Thursday, August 11, 2011
I spend several hours each day working on job application stuff. Refining resumes, sending out documents, all of that silly nonsense that comes with finding a job. Prior to the kids, I didn't really do that. I just stumbled into this job or that, moved from place to place. I was always busy. I've had a job or been a full time student (or both) since I was in kindergarten. But it didn't matter. Now it does.
We're thinking of where to live next year. One plan involves living apart, so I can teach and J can work. It may be necessary, for the money. It wouldn't be awful, and we've done it before. But is it the best thing for the kids? I don't really know. I can't separate how much I want them with me all of the time with how much they need me with them. If I have a job two hours away, does that make their life worse? A little worse?
I wish I knew.
It's silly, like I have a privileged version of the classic pioneer problem. Instead of heading across the country in a wagon and braving disease and death, I'll be a few hours away with a car. And technology that means I can call them on my computer every night and see them. (I imagine if Lewis and Clark had Skype it would have taken at least some of the drama out of the excursion.)
I suppose I'll see how it all shakes out. For now it means a lot of extra hugs for Pretty and Boy. And plenty of "Stop kissing me, you're spiky!" Which is true.
Saturday, August 6, 2011
"Is this how time normally passes? Really slow, and in order?" The DoctorReading the recently released Autobiography of Mark Twain, itself a kind of anachronism, I am struck by how anachronistic Twain himself seems. Granted, in the context of an autobiography time is necessarily warped according to perception, narrative, etc. But he seems to pine for an earlier time constantly as he writes about the political and social problems of his own time. It's a fascinating read for many reasons, but one of the most intriguing aspects for me is the sense that even in his time, the earlier decades were, to him, a bucolic paradise that we were moving away from without cause. He decries the evils of the era, certainly; his disdain for slavery is present from the start. But he also feels, apparently, as though the evils of his time are increasing, moving away from that better time towards an industrial/mechanistic Abaddon. It's a sentiment that would not be out of place today, centuries ago... or perhaps in the future. There is often a sense that we are living in end times, and the world is getting worse. A kind of nostalgia, or fear of the modern. I can imagine a few places where the sentiment is less, or there is a kind of enthusiasm for modern society (the Renaissance, the turn of the 20th century, the 50s seemed to have some writers who were extremely positive about their respective eras.)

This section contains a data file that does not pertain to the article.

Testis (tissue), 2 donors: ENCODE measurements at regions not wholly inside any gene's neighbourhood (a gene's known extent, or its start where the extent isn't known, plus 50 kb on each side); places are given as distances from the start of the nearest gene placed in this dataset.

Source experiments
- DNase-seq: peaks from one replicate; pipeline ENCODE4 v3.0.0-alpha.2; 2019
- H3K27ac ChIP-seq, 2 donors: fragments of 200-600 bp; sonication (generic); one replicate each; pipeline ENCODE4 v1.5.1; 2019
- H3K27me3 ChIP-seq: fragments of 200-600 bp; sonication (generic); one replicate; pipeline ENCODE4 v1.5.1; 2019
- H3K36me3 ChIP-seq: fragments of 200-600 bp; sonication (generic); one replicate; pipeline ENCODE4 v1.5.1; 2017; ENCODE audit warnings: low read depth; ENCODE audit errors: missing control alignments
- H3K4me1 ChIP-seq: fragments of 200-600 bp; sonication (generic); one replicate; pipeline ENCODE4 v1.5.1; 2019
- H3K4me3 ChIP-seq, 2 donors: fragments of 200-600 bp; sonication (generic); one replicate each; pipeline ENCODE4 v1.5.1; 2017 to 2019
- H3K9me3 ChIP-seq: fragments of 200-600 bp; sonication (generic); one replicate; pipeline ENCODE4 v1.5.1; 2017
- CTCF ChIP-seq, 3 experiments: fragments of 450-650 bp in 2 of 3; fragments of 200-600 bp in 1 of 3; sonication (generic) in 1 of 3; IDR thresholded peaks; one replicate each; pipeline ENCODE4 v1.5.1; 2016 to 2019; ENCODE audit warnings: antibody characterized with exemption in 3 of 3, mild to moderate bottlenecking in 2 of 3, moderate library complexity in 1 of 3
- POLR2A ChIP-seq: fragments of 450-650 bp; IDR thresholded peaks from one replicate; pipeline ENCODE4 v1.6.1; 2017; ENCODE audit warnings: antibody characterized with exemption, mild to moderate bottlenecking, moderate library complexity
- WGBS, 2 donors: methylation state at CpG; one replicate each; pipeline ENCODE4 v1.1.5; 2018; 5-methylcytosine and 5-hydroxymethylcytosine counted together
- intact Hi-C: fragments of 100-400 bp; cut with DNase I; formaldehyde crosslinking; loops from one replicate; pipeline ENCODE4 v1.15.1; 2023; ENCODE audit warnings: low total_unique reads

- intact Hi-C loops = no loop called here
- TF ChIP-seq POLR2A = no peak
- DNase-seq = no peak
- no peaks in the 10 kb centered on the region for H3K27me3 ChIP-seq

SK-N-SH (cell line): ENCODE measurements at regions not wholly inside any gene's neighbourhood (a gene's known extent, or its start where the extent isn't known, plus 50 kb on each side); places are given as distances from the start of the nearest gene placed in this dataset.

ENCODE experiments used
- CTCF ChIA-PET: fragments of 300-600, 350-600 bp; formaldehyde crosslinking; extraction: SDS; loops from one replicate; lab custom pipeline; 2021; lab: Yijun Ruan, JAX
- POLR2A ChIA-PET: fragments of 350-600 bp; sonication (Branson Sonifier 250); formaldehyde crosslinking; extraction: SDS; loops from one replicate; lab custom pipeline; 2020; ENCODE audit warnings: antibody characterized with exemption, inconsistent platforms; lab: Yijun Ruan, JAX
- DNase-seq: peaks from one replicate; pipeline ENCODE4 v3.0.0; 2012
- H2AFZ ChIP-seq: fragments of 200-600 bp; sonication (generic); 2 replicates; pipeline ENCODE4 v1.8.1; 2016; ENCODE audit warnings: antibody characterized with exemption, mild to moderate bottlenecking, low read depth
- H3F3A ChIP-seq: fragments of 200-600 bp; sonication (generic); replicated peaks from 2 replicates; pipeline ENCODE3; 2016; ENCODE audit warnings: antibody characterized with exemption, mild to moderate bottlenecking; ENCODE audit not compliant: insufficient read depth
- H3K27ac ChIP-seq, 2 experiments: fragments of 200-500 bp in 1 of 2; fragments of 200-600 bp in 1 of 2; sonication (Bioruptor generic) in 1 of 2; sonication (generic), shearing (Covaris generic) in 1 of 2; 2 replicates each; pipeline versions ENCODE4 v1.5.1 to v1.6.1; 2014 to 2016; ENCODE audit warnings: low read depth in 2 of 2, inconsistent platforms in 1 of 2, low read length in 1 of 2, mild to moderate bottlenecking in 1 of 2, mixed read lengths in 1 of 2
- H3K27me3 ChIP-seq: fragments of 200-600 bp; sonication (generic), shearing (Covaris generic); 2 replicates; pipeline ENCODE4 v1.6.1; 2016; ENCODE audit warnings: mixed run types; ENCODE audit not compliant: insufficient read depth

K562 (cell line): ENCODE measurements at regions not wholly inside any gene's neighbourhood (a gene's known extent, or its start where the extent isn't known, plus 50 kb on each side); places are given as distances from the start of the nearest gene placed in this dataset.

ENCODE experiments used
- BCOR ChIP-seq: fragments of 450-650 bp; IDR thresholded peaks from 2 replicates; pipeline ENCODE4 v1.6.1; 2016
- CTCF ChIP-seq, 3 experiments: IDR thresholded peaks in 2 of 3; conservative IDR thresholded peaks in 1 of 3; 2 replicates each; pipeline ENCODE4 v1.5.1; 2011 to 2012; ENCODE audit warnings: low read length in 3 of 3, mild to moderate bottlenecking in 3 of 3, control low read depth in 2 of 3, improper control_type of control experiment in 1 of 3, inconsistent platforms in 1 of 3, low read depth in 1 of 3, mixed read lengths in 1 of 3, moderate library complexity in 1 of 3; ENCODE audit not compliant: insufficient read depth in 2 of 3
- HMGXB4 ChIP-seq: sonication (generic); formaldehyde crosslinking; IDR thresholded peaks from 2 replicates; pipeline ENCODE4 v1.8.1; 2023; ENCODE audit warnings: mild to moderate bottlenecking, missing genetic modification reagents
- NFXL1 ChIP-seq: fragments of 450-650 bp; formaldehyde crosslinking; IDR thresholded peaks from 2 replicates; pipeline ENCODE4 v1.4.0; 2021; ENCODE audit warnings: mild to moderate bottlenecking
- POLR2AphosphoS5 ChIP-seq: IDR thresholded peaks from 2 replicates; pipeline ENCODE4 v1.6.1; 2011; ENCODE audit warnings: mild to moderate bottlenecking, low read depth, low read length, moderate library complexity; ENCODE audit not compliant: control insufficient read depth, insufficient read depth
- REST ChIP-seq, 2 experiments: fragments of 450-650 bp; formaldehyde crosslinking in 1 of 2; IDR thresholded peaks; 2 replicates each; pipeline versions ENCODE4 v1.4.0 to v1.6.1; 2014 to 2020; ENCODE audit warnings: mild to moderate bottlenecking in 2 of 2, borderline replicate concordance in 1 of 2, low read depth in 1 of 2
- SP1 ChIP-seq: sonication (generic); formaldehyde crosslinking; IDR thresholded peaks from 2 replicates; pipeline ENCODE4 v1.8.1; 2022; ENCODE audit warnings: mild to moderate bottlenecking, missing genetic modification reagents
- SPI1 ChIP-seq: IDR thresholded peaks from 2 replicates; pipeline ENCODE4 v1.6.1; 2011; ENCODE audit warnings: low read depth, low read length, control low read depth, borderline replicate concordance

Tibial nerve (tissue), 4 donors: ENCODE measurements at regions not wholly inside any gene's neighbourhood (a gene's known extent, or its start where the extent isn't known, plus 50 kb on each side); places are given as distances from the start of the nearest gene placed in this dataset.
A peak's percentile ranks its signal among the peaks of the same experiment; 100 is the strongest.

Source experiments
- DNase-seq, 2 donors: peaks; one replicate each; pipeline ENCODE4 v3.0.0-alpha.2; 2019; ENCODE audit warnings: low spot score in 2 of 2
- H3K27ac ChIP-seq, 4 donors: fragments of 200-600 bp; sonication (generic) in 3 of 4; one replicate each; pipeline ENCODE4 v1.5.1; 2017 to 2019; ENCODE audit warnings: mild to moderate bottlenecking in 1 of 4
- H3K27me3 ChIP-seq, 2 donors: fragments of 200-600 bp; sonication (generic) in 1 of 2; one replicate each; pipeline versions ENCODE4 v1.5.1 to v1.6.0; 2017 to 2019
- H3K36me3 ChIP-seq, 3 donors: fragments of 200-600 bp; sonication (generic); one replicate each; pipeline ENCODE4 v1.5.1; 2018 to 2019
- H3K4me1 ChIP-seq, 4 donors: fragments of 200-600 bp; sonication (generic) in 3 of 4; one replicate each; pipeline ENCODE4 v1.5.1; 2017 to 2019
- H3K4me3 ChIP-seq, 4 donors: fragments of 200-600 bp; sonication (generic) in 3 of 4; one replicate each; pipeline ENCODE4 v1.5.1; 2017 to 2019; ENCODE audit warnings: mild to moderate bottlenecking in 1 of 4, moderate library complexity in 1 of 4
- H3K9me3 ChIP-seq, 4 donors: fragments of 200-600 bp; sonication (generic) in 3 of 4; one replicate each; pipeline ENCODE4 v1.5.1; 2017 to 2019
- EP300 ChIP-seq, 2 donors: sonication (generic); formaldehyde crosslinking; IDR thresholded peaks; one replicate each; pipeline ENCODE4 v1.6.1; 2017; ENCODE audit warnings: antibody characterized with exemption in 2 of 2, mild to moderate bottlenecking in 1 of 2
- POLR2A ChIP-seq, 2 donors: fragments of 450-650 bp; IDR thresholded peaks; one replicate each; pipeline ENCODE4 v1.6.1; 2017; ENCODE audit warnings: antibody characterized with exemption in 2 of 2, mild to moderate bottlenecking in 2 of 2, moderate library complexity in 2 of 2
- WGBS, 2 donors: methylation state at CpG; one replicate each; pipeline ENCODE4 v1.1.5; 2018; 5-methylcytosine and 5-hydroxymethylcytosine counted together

I am definitely guilty of idealizing the past. I often wonder what it would be like to move to one of these different eras, living the life of one of my ancestors. It's silly: the reality would be more dangerous and slower than I can imagine. (I'm a person who gets bored in a town with fewer than two hundred thousand people. Village life is not for me.)
There are undoubtably aspects that were better. The big business excess and deception that Twain decried in 1870 has continued, and gotten worse, in the 21st century. Wage slavery (which was called wage slavery, even then) has become the norm. He doesn't mention crime as much as poverty, perhaps because he was insulated from crime by his social position, perhaps because he simply didn't see it as being the concern that poverty was. In many ways, however, he is talking about the same society we live in today. The problems are the same, the joys the same. He looks backwards to his youth as a better time, but not a substantially different one.
Which I suppose is probably true of myself as well. As much as I'd love to journey to the 19th century and walk around, take in the reality of the world at that time... I'd still be me. I'd still be eating, drinking, thinking. I'd like to think my life would be more intense, exciting, real; I'd like to think the problems would be somehow more manageable. But I don't really believe that they would be.
Still, seeing the photograph of Twain in 1906, sitting on a porch, smoking a cigar makes me want to be there. Irrationally, stupidly, I pine for that past. Maybe it is a simple as an escape from the insanity of my era into the insanity of a different era. Maybe it's a chance to look at the world that existed before the problems of my time came into focus. My generation's mistakes were yet to be made. My parents' generations were yet to make their lapses in judgment.
Most likely it's a chance to wear cool suits and carry my pocket watch without looking as dorky as I do now.
Yeah, that is definitely it.